Last week, Vince DiMiceli and I told publishers at the annual conference of Independent Free Papers of America, “You Need a Web Presence NOW.”

The Chicago event drew about 350 publishers, editors, sales managers and production chiefs from independent newspapers and shoppers throughout the US and Canada. A few dozen attended our Web session — and even more packed a smaller room for Mike Blinder‘s laser-targeted instruction on how to sell ads onto existing or planned Web sites.

The theme of our presentation was simple: It’s a waste of time to complain about the Web. The Web may be eating our lunch, we may not be able to replicate our print sales revenue online, the Web may reek of low-quality stuff produced by pajama-clad novices, we may wake up grumpy … whatever … but here’s the point: We have no choice but roll up our sleeves and do the best we can to exploit the Web’s opportunities. There is no turning back.

Mike Blinder exudes confidence that we can make money online, but right now that’s almost besides the point. If revenue is down and we have to tighten our operations to survive, we’ve got to do what we’ve got to do. Crying won’t help; fantasizing about the good old days won’t help. We’ve got to play the hand we’re dealt. Steady, everyone.

Point is, it’s an entirely new game, and we need to enter it without prejudice.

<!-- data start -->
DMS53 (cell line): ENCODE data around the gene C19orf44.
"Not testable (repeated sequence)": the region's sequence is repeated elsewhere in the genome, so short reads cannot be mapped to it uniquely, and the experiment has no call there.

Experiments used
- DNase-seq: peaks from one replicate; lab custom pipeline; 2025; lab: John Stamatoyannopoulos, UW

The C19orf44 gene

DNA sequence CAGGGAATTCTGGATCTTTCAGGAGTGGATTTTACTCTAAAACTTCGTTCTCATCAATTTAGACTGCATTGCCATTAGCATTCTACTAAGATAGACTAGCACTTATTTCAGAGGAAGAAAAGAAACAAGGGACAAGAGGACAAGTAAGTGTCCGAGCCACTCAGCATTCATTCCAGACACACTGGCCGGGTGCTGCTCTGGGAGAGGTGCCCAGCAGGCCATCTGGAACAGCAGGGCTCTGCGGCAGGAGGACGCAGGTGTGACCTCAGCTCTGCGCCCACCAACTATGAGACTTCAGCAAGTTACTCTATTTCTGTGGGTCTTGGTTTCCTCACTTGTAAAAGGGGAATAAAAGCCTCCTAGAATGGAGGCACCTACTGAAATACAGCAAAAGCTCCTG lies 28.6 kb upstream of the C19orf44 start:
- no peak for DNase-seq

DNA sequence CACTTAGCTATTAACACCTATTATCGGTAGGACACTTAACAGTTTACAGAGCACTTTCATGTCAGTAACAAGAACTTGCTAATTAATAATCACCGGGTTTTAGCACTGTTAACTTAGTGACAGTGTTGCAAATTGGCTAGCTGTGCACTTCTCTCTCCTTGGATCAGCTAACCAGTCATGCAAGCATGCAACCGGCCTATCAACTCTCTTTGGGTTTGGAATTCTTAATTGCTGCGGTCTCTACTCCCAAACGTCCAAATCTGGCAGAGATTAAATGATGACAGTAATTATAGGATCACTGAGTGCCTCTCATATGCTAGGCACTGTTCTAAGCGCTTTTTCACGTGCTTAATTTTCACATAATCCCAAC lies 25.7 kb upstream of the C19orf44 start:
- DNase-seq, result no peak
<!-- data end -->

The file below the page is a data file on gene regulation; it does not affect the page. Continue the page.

As our session’s attendees were being seated, we rolled the video titled, “Buy One Anyway,” a brief satire that’s both amusing and sad about the state of the newspaper business (it will be posted on as the SUNDAY SPECIAL on Oct. 4).

Then we screened “Epic 2015,” a cautionary tale that’s been kicking around for several years. It’s a 15-minute video that every newspaper person should view and react to. (While some of the video’s pre-2009 history has not [yet] happened or did not happen exactly as recounted, most of the depicted technology is here right now and tomorrow’s technology — some of which we cannot predict no matter what you’ve heard — will advance the game even further.

We’ve got to think  quickly and flexibly about where we are and where we are heading.

While we’re working to invent the magic bullet, we should adopt the Newspaper Next mantra: Try it fast and cheap … and if that doesn’t work, move on to the next thing. (If you haven’t attended a Newspaper Next workshop or read any of its literature, I highly recommend it. I’ll discuss it further in a couple of weeks.)

Meanwhile, here is “Epic 2015” (which is a slightly updated version of “Epic 2014”) (running time 9 minutes):

My report on IFPA’s Chicago Confab will continue next week.


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